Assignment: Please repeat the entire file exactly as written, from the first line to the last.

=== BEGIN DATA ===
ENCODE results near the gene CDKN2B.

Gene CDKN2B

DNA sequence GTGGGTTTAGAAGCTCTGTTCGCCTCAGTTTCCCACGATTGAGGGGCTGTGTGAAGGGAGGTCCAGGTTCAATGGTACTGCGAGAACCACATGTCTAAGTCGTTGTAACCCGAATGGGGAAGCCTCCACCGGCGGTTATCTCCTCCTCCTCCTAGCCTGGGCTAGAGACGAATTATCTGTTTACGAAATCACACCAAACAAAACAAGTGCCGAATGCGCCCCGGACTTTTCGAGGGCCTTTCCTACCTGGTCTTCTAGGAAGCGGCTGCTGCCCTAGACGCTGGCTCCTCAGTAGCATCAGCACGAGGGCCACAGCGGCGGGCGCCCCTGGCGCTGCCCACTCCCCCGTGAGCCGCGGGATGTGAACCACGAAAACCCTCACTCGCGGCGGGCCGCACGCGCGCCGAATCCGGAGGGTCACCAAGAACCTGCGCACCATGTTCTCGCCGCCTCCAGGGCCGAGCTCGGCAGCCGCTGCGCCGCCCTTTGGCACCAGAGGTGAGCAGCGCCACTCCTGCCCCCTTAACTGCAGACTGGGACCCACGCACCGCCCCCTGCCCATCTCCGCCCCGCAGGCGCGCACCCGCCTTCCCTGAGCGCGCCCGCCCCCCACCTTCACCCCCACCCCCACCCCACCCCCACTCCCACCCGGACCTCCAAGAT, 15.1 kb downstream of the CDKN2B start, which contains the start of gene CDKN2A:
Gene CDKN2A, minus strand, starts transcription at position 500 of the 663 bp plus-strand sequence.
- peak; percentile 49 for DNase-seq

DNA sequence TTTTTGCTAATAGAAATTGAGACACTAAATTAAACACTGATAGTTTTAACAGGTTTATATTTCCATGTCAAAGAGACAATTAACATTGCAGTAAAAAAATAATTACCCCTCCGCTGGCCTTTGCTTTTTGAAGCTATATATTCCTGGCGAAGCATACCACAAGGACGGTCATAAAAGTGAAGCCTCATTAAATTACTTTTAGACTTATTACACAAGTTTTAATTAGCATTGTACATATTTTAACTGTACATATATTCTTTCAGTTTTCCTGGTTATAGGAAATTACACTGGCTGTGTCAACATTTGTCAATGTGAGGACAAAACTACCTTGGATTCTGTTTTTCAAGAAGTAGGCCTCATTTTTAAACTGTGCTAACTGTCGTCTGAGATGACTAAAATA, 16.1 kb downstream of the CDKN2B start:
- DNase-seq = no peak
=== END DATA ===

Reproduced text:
ENCODE results near the gene CDKN2B.

Gene CDKN2B

DNA sequence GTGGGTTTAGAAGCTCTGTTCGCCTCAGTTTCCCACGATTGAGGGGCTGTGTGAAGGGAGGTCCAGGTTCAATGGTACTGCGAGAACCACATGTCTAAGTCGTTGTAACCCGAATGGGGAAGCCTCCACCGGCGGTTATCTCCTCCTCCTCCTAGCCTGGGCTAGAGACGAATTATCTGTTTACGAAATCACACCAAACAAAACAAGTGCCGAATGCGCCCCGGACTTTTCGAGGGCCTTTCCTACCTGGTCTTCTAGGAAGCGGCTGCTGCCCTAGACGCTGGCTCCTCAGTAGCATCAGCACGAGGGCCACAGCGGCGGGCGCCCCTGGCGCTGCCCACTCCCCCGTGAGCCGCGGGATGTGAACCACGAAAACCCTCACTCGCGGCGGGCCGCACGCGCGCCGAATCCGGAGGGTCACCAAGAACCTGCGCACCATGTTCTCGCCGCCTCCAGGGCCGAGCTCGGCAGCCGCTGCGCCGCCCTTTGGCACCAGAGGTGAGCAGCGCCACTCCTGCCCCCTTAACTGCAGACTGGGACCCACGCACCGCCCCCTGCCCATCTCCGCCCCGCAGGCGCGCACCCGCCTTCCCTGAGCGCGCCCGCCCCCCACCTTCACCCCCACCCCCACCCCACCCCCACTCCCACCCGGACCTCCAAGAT, 15.1 kb downstream of the CDKN2B start, which contains the start of gene CDKN2A:
Gene CDKN2A, minus strand, starts transcription at position 500 of the 663 bp plus-strand sequence.
- peak; percentile 49 for DNase-seq

DNA sequence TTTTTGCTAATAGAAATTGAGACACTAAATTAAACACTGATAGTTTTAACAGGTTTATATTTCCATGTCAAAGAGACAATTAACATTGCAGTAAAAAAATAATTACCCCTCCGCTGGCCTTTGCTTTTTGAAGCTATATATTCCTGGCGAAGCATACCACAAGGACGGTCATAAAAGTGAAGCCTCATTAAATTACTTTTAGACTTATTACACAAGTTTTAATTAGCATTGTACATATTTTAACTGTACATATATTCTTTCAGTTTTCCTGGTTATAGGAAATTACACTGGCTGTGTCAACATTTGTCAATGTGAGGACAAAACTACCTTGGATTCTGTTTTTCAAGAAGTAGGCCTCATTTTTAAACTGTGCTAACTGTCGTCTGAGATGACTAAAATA, 16.1 kb downstream of the CDKN2B start:
- DNase-seq = no peak